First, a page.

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Editorial

A MESSAGE FROM GIANCARLO PERINI, PUBLISHER.

Car designers around the world, please help us to raise this baby. Make it yours.

Yes, you can!

Through the past five years I have been running a blog dedicated to car design with an experimental approach. I was eager to establish a bridge with the design community and to gain experience on the web.

Now, time has come for a new project with broader goals, focuses and reach.

The goal is to establish a very lively «Café littéraire» where professional designers, design educators and students, car and design enthusiasts meet, show their ideas, discuss design matters and trends, contribute with their own reports and stories to the development of a modern design culture, with past experiences and inputs from different cultures.

Please subscribe to our " Newsletter" to keep up with the progress Automotive Design Club International.

And, please, invite all your friends to join us, here and now.

Work is in progress. Be part of it!
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Mercedes-Benz Glass ConceptManufacturing Float Glass Step-by-step.

 

Before glass gets into your car, truck, or SUV as a finished product that you look through, roll up or down, cover your engine bay, or the countless other things you can with the finished glass product, it must be ‘floated’ or made from raw materials.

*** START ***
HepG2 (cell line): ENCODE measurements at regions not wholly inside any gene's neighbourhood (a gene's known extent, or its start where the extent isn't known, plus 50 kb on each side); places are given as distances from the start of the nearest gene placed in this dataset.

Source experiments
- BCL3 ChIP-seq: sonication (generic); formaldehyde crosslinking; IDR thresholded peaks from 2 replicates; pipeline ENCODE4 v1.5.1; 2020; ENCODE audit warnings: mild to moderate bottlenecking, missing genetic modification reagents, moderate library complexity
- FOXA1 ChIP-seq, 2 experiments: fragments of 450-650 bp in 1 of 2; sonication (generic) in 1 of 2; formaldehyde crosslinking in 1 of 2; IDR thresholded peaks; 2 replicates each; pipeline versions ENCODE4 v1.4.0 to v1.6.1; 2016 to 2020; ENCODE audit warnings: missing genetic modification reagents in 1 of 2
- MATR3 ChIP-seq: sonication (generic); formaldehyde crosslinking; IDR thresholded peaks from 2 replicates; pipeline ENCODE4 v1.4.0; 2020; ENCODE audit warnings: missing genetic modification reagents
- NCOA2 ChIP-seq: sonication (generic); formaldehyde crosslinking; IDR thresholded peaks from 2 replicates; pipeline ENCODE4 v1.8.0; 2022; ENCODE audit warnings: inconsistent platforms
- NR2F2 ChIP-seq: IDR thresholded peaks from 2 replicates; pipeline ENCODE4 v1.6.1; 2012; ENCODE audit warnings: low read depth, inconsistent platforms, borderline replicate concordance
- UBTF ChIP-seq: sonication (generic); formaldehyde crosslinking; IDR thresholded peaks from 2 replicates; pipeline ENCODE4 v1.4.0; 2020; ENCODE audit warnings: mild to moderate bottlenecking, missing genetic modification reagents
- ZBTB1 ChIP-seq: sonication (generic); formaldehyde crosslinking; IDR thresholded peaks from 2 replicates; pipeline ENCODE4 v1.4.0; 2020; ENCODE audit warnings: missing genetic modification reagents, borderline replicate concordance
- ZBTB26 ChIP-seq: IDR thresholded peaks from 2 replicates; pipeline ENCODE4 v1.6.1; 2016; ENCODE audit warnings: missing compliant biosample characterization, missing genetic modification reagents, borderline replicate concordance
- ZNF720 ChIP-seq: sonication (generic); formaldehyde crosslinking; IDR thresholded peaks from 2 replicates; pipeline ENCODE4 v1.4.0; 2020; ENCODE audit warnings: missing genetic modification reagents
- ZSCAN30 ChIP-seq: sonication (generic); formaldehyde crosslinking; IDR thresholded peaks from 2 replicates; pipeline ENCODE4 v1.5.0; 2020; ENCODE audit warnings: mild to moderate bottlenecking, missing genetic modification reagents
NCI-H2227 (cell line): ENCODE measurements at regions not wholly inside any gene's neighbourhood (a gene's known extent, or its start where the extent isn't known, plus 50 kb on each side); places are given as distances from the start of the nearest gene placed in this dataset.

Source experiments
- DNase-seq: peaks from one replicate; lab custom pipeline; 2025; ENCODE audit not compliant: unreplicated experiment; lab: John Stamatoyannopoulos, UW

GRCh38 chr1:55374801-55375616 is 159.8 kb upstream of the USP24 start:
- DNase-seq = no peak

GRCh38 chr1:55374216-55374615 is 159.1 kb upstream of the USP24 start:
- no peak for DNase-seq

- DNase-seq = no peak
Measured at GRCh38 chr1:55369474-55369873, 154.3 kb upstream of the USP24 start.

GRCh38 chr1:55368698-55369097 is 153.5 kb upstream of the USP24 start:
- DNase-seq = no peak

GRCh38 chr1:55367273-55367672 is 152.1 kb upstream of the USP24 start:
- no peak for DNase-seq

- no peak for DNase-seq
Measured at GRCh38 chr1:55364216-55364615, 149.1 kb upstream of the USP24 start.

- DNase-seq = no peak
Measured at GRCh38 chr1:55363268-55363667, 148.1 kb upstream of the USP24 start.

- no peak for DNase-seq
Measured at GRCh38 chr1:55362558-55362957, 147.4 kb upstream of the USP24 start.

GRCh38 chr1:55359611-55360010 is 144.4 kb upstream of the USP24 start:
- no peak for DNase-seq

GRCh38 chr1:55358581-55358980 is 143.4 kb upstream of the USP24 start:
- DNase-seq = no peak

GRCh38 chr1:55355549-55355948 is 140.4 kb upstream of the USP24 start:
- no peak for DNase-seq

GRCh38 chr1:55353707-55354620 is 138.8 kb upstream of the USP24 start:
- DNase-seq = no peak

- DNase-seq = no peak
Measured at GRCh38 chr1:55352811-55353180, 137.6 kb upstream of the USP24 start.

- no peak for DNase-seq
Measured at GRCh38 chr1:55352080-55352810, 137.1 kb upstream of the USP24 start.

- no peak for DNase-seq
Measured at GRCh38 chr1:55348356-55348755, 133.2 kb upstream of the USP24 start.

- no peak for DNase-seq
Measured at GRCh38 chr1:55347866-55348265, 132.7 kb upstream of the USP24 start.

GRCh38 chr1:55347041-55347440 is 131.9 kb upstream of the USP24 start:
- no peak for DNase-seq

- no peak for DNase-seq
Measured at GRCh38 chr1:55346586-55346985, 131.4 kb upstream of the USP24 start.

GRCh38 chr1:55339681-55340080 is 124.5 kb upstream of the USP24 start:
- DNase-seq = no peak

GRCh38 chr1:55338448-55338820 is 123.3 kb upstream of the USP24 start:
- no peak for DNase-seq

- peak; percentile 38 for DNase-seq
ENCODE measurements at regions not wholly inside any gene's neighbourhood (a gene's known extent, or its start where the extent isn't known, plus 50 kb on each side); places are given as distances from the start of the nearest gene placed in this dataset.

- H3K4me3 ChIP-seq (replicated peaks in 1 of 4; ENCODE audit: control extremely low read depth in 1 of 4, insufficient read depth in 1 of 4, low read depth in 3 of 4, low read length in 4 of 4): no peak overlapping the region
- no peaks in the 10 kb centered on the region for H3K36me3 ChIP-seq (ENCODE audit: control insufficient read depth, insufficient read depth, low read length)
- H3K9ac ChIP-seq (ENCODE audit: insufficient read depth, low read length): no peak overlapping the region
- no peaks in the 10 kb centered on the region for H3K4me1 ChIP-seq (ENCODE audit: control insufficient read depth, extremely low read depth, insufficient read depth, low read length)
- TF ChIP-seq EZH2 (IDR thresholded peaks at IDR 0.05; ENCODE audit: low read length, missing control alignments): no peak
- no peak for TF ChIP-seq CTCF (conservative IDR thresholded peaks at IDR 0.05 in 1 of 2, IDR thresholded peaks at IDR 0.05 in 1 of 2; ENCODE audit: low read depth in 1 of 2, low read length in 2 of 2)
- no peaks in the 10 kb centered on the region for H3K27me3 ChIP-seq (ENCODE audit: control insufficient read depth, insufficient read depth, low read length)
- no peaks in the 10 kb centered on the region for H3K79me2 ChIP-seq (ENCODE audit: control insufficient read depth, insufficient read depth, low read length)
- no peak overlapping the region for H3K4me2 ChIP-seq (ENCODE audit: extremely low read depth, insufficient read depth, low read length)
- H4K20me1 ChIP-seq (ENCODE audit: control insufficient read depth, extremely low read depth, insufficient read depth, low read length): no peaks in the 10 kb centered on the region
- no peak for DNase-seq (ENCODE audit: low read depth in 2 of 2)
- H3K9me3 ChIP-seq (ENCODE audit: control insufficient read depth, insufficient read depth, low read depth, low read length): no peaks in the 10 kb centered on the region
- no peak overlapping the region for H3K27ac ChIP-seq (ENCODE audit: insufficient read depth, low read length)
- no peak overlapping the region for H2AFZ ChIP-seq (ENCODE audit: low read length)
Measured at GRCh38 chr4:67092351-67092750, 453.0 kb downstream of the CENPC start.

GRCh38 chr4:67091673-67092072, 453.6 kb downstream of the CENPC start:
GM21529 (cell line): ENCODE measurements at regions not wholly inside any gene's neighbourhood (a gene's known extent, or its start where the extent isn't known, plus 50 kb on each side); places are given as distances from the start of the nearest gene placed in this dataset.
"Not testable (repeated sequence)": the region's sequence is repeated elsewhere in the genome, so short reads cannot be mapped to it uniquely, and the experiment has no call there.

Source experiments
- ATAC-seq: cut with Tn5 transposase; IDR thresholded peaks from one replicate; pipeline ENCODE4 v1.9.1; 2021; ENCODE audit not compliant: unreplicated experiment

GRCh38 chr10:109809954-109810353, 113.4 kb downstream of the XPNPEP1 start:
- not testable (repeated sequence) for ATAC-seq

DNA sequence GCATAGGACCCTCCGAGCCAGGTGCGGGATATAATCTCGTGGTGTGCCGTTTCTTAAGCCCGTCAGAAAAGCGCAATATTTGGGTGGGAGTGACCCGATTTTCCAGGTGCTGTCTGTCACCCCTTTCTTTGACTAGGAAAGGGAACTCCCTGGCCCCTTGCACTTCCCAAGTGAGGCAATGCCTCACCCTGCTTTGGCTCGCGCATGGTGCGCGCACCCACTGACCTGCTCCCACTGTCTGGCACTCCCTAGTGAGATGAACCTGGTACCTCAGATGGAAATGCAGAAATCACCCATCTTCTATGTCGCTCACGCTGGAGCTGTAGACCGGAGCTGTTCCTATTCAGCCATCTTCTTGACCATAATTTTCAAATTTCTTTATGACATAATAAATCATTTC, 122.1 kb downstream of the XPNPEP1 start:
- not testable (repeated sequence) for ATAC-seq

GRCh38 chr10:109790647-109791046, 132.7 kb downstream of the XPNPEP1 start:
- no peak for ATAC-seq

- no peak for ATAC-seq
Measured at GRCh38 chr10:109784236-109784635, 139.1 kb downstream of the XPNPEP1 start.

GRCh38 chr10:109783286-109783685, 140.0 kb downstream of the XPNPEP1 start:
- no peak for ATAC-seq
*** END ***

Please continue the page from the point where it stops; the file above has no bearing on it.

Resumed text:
Float glass is a sheet of flat glass made by floating molten glass on a bed of molten metal, typically tin. The manufacturing of glass dates back to around 3500 BC when glass is believed to have been first artificially produced in Egypt and Mesopotamia. Typical line sequence for producing glass Melting furnace Glass melting requires basically two kinds of raw materials: Sand and recycled glass called cullet. These raw materials are mixed together, charged in a furnace where there are melted at around 1500°C to form molten glass.

 

  • Melting furnace Diorama
  • Melting furnace Diorama
    Melting furnace Diorama

     

    A continuous ribbon of molten glass is fed out of the melting furnace onto the surface of an enclosed bath of molten tin at 1100°C. The molten glass literally floats on top of the tin, and as it flows along the surface of the tin bath away from the delivery canal it forms a ribbon of uniform thickness. Thickness is controlled by the speed at which solidifying glass ribbon is drawn off from the bath.

     

  • Melting furnace 1
  • Melting furnace 1
    Melting furnace 1
  • Melting Furnace 2
  • Melting Furnace 2
    Melting Furnace 2

    The glass is then lifted from the tin bath onto rollers to the annealing lehr to be cooled down. At this stage the internal stresses are released ensuring perfect flatness.

     

  • Once cooled down
  • Once cooled down
    Once cooled down

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